London’s new Centre for Cyber and Security Sciences will help fight cyber terrorism

The creation of a new Centre for Cyber and Security Sciences at London City University will assist greatly in bolstering new influxes of security professionals to the IT industry.

There is now a pressing need for new blood in the IT security ranks, largely thanks to the growth in reliance on IT by UK organisations. Centres like the new one at London City University will help encourage new professionals to enter the industry.

LCU has a solid track record for innovation. Before it was made a university in 1966, it was an institute, and it created one of the UK’s first technical optics departments in 1904. In 1909, it saw its first students qualifying for University of London BSc degrees in engineering as internal students.

After 1909, the institute was involved in aeronautics education. Two years ago, in 2009, the university’s School of Engineering and Mathematical Sciences celebrated the centenary of aeronautics at the site.

I have high hopes that in a century’s time, the university will be celebrating the 100th anniversary of the Cyber and Security Sciences Centre, although I suspect that the role of IT security professionals will have changed more than a little by then.

After all, the role of IT security professionals has drastically changed in the 25 years since the first PCs appeared in the world of business. Back in the 1980s, IT security professionals were involved in developing the first anti-virus, and then firewall, applications. Then, when the Internet arrived in earnest in the 1990s, further evolutions took place.

As we move into the second quarter-century of computers in the workplace, the advanced skill sets needed by tomorrow’s IT security professionals will increasingly be developed by organisations and university resources, such as those supplied by LCU’s new Cyber and Security Sciences Centre.

Many of my colleagues who helped developed those early strategies for the then-emerging field of IT security back in the 1980s are now coming up for their retirement, so the arrival of the new LCU centre and the students it will train up in the years ahead is warmly welcomed.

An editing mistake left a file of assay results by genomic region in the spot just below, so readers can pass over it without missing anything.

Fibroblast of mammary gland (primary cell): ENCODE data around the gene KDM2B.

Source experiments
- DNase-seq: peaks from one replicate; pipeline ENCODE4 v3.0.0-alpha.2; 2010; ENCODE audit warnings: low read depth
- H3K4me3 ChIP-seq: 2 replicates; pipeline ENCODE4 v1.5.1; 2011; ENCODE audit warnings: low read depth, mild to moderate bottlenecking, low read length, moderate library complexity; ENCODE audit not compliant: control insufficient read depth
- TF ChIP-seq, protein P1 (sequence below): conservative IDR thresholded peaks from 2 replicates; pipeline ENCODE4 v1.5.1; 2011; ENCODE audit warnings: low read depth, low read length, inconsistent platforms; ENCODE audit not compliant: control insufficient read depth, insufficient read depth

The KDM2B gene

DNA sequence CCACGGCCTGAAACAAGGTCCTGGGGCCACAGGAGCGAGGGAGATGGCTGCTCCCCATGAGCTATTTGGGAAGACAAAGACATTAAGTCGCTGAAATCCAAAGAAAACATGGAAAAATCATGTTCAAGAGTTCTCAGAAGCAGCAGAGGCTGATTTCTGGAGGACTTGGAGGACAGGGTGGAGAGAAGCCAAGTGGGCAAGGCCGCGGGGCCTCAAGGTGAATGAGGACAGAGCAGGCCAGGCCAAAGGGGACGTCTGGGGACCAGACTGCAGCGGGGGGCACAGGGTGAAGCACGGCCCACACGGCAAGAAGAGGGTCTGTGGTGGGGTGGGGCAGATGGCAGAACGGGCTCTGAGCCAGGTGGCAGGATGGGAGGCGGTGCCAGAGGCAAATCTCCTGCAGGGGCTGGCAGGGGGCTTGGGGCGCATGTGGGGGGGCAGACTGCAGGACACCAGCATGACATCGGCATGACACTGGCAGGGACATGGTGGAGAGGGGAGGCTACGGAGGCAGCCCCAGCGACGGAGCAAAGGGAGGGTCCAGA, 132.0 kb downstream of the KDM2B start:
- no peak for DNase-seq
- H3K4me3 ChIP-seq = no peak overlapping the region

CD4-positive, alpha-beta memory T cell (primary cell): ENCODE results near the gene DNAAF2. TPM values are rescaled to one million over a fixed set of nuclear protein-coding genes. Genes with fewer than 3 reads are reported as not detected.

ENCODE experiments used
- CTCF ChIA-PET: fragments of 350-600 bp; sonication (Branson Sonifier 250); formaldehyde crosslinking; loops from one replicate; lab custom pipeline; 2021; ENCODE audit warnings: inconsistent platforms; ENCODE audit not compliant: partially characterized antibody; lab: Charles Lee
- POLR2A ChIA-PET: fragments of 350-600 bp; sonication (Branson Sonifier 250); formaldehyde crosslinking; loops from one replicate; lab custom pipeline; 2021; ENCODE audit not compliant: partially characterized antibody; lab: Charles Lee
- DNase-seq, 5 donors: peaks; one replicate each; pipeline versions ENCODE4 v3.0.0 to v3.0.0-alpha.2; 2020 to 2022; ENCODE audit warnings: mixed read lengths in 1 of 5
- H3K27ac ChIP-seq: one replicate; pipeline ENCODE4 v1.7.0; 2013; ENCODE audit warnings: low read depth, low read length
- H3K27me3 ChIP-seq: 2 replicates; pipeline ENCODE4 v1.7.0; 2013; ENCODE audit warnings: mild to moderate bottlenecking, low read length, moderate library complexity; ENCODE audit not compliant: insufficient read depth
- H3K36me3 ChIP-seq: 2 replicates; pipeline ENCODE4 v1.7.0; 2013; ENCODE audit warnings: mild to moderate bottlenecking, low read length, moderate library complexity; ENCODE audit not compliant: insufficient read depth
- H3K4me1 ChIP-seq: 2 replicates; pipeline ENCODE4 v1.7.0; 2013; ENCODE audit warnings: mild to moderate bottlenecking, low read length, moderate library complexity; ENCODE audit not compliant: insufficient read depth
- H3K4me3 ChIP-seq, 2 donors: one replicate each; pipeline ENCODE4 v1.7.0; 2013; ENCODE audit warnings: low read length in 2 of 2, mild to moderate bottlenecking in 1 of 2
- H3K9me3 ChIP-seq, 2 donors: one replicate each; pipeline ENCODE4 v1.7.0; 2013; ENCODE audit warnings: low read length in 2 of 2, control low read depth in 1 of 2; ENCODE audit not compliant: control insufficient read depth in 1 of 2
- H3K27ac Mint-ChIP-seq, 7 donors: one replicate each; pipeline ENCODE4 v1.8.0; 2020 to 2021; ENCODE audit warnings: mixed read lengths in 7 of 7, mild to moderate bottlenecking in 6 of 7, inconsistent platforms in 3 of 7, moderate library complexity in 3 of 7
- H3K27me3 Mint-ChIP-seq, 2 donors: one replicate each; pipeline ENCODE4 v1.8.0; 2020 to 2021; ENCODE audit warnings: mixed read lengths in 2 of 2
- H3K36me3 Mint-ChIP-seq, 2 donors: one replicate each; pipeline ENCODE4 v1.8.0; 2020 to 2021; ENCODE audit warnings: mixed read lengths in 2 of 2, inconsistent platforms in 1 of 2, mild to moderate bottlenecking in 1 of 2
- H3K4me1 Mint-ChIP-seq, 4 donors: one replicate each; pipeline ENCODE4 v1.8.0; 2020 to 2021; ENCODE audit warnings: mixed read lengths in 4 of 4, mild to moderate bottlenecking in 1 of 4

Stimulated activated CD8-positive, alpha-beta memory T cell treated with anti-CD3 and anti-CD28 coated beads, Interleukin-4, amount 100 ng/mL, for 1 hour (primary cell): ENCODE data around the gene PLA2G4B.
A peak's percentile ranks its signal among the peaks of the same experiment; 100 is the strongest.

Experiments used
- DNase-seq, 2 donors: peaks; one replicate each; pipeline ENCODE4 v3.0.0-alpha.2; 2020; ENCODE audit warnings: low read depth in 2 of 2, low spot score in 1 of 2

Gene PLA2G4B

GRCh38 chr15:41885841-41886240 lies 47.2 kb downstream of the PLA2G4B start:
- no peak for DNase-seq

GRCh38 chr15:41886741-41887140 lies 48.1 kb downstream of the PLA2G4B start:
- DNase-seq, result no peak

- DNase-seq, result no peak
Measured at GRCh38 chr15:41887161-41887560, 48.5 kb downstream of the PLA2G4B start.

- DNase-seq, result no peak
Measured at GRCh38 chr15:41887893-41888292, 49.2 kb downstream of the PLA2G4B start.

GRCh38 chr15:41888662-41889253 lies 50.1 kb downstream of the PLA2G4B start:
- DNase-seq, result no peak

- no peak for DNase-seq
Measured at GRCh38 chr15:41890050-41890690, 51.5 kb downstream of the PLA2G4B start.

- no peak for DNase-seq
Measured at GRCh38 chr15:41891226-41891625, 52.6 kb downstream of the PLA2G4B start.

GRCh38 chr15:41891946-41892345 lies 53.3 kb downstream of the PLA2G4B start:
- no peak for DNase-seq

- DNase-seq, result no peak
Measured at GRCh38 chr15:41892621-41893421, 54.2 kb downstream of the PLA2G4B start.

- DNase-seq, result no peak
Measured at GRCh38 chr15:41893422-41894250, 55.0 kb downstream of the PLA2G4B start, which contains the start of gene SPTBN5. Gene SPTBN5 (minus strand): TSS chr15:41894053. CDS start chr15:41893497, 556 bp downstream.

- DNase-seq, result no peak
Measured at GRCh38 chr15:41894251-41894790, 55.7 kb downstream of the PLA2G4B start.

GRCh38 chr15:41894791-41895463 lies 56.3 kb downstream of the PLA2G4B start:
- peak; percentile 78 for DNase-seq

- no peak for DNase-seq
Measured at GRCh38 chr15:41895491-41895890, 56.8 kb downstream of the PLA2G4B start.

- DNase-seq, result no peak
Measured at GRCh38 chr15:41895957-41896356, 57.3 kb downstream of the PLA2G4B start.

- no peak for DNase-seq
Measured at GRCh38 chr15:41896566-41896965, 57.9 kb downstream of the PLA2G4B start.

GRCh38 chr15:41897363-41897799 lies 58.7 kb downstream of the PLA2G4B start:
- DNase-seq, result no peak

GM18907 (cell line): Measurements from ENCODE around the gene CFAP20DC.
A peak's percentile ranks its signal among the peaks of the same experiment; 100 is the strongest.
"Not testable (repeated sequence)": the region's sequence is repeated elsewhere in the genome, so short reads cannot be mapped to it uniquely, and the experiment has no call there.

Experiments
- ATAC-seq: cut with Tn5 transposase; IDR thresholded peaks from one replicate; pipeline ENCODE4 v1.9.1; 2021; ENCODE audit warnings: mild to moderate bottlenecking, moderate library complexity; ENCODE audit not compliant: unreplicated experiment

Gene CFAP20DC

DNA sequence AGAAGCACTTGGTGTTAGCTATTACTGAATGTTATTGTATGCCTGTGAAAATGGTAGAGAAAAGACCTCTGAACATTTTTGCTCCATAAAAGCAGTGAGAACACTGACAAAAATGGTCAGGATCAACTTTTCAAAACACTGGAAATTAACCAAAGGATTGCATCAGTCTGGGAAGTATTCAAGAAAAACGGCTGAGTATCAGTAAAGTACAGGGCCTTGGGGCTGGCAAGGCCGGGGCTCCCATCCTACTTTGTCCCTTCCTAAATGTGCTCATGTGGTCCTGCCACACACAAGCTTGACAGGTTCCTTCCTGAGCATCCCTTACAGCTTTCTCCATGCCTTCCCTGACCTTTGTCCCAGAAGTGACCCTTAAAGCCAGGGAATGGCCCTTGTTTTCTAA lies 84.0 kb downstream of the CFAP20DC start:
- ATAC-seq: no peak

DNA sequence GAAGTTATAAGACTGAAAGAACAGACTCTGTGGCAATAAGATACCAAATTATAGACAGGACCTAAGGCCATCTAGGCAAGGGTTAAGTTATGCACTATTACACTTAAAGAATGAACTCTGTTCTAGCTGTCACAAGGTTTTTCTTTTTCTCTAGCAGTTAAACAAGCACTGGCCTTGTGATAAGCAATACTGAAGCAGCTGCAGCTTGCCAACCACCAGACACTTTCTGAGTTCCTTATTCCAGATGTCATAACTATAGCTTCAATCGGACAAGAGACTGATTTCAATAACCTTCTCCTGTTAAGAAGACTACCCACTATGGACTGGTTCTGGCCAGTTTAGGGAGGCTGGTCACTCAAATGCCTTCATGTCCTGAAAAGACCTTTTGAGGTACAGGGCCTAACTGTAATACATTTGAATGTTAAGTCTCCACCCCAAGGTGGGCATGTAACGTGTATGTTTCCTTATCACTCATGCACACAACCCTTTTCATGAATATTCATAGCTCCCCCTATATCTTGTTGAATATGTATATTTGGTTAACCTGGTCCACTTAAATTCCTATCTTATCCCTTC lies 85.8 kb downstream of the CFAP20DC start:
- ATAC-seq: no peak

It is good to hear that the new centre is also forging links with other leading bodies, notably the Computer Science department of St. Andrews and Purdue University in the US. The skill sets that will be learned by LCU computer science students will stand them in good stead for when they join the ranks of other IT security professionals, and can develop their skills further.

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John Walker served in the Royal Air Force in the very early days of Computer Security, and as an Investigator, and served with number specialist signals units, as well as working with GCHQ, CESG, and specialist agencies. Today he holds the appointment of Visiting Professor at a University in the Faculty of Computing and Informatics, and MD Secure-Bastion, and has worked on a number of International assignments, examples of which are Argentina, Germany, Holland, Spain, India, Netherlands, and Denmark/Norway. John is a published author, with articles in Information Age, CONSPECTUS, Consultants Advisory, Computer Weekly, Computing, NT Magazine, Information Security (US), Elsevier (Computer Science), and Management Consultant. John is also engaged with Government, and Parliamentarians, and has both contributed, and presented at Public, and Government debates for the House of Lords, House of Commons, DTI, EURIM, and Local Chambers of Commerce.